LOFFICIER: Can you remember any funny things that happened when you
were making E.T.?
Drew BARRYMORE: Yeah, there was one really funny part. I think we were going to be doing the scene when we were in the closet. We were in the commisary and we were grabbing everything. I was in the middle of Steven and Robert and Henry was at the end. Steven needed the salt and nobody would pass it, so he finally got it and it spilled in my food. Then I spilled orange juice all over him. Henry and Robert just couldn't believe it. It was morning. And Henry and Robert started laughing, then we started having a food fight! We were just soaking wet! We went over and got into our outfits, but we couldn't stop laughing. (She starts to laugh while thinking about it.)
Finally, it was lunchtime again and we went back and decided we wouldn't do that again. But, the crew guys just started having a fight and they started having a food fight. The whole commisary, by the end of the day had eggs stuck on the wall, wet napkins on the wall, everywhere. It was so funny! I'll never forget that, that was the funnest time!
Steven makes films just so much fun that you don't want the film to end. When it was time for the end we said it wasn't fair.
LOFFICIER: Do you think that's kind of unfair, that you have to do all of that, go to school while the adults can do what they want?
Drew BARRYMORE: Well, no. Because I really love school and I want to learn. I want to go to college and be a director. See, I'm writing a script now, but I'm not telling what it is. It's just a really good story, and I can't wait to go to college and be a director and a producer. I'm going to do this film and I'm going to direct it, produce it, write it and, if I can, be in it and play the mom.
I don't want to rush growing up. I like it now and I'll like it then. Both lives are good. When you're a grown up, it can be hard at times.
The only days I don't take classes are Fridays and Sundays and I'll probably take some then too. On Mondays and Wednesdays I take ballet. Tuesdays and Thursdays I take gymnastics. Saturday I take tap and jazz. On Friday I might take tennis lessons. On Sunday I might start to take language or something.
I want to learn Italian. Because it's a really neat language, and , do you know Dino DeLaurentiis? Well, he's really nice and he did Firestarter. I just want to take Italian because I think it's neat to take.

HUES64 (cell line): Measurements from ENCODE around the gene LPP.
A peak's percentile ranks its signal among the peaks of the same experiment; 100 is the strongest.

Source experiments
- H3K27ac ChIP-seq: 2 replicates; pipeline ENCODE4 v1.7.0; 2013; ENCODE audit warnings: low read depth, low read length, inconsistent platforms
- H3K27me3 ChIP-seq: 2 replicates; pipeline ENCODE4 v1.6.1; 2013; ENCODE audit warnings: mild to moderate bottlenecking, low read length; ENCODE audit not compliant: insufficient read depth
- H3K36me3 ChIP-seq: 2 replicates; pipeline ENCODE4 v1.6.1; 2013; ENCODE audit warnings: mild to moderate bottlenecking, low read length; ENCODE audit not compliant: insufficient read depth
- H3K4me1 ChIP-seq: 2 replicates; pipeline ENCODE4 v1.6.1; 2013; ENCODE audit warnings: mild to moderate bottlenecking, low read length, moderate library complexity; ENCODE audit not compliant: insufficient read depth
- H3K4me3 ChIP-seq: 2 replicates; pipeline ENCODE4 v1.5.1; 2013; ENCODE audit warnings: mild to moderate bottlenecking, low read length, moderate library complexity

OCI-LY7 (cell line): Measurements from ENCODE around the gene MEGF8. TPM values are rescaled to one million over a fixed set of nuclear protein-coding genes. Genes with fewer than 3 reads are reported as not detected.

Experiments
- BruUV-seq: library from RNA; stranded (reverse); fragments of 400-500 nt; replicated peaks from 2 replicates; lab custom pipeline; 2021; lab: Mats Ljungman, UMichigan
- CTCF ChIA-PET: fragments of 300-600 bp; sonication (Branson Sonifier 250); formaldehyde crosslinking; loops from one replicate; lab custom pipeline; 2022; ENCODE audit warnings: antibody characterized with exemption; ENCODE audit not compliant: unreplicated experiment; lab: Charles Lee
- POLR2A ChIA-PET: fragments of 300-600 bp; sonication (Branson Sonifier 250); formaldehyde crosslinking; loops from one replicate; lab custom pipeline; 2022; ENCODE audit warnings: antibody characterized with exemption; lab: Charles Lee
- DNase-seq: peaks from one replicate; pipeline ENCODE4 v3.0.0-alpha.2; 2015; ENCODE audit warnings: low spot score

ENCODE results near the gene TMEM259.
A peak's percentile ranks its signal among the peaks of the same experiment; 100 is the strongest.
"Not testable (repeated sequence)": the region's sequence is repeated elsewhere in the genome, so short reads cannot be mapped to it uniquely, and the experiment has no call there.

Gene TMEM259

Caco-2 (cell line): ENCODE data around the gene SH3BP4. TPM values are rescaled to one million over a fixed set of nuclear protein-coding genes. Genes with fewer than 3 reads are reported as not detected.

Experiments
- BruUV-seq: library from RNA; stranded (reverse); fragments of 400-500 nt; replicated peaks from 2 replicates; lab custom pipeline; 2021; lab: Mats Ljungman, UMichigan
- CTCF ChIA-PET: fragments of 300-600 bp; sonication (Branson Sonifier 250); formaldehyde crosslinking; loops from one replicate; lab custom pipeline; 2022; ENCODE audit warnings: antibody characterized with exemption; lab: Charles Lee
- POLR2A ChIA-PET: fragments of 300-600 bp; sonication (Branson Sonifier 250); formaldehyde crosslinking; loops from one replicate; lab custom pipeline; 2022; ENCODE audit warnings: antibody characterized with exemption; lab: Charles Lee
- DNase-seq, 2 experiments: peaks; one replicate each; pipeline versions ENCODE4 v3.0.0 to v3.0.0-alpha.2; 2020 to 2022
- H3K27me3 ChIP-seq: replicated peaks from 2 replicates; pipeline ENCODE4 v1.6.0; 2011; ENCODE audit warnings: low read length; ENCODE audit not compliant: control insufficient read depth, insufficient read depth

LOFFICIER: In Firstarter. you play a little girl who has pretty neat powers...
Drew BARRYMORE: Yeah, she starts fires at just a glance.
LOFFICIER: That's kind of a horror movie.
Drew BARRYMORE: No, it isn't. It's not horror! It's very scary but I
don't think it's a horror movie. Something like Cujo or When a Stranger Calls or Halloween is a horror movie.
LOFFICIER: What happened while you were filming Firestarter? Did you have to do any scenes where there were fires?
Drew BARRYMORE: Well, I think it was really fun to make. But sometimes it was scary, because I almost got burnt. It was something that was really dangerous for me that I shouldn't have been doing. I said, "Wait a minute. I'm not going to do this." And they said, "Come on. It's not going to be that bad." So I said I'd do it, and I almost got burnt. It wasn't funny!
LOFFICIER: Did you read the book before you did the movie?
Drew BARRYMORE: I have read it and I came in the room and I said, "Mommy, I'm Charlie McGee!" We were testing for the movie and I wanted to do it so bad. I went to do the test in the afternoon, and I read the book all night long. That's when I said I was Charlie McGee. We waited, and the next thing we knew we got a call from the company and they said they wanted to test me again. We went to to it and when we got home twenty minutes later we got a call that we were going to do it.
We shot the film in North Carolina, and my best friend there was Jennifer Gail Moore. She was the best friend I've ever had. I miss her so much! I spent more time with her than my own mom! I slept over almost every night. I just love them and her mother and her father and her brother are so sweet. She said, "Do you want to come live with me?" and I said sure, anytime!
It's like a real family should be. The mother stays home while the father goes to work, and they go out and they always have dinner at home. I didn't want to leave there. It was something like a perfect family should be. I felt that she was so close to me, as if she was my sister. She's my photo double.
LOFFICIER: Do you have anything you'd like to say?
Drew BARRYMORE: I want to say something to the kids. If you want to be in a movie, it's really fun, but it's not as easy as you think it is. But it's the funnest thing and if you want to do a movie, you should do one.
Interview © 2002 Randy Lofficier